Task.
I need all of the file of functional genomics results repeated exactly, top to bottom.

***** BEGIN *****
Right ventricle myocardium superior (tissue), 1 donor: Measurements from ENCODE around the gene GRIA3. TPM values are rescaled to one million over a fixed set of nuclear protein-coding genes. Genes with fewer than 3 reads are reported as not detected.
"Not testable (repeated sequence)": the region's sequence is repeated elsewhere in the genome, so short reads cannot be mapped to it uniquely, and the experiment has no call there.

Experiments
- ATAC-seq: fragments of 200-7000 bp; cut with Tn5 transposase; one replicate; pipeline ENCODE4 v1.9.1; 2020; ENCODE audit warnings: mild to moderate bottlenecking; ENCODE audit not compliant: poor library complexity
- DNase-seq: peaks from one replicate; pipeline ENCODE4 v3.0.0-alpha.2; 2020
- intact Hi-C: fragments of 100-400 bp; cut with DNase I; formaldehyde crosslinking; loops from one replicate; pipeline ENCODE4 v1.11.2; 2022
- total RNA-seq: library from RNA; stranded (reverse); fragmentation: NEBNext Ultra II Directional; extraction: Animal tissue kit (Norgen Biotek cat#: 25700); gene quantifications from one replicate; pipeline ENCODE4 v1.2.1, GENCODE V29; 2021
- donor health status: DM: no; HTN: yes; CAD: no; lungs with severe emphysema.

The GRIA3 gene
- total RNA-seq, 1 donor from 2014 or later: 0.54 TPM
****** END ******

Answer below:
Right ventricle myocardium superior (tissue), 1 donor: Measurements from ENCODE around the gene GRIA3. TPM values are rescaled to one million over a fixed set of nuclear protein-coding genes. Genes with fewer than 3 reads are reported as not detected.
"Not testable (repeated sequence)": the region's sequence is repeated elsewhere in the genome, so short reads cannot be mapped to it uniquely, and the experiment has no call there.

Experiments
- ATAC-seq: fragments of 200-7000 bp; cut with Tn5 transposase; one replicate; pipeline ENCODE4 v1.9.1; 2020; ENCODE audit warnings: mild to moderate bottlenecking; ENCODE audit not compliant: poor library complexity
- DNase-seq: peaks from one replicate; pipeline ENCODE4 v3.0.0-alpha.2; 2020
- intact Hi-C: fragments of 100-400 bp; cut with DNase I; formaldehyde crosslinking; loops from one replicate; pipeline ENCODE4 v1.11.2; 2022
- total RNA-seq: library from RNA; stranded (reverse); fragmentation: NEBNext Ultra II Directional; extraction: Animal tissue kit (Norgen Biotek cat#: 25700); gene quantifications from one replicate; pipeline ENCODE4 v1.2.1, GENCODE V29; 2021
- donor health status: DM: no; HTN: yes; CAD: no; lungs with severe emphysema.

The GRIA3 gene
- total RNA-seq, 1 donor from 2014 or later: 0.54 TPM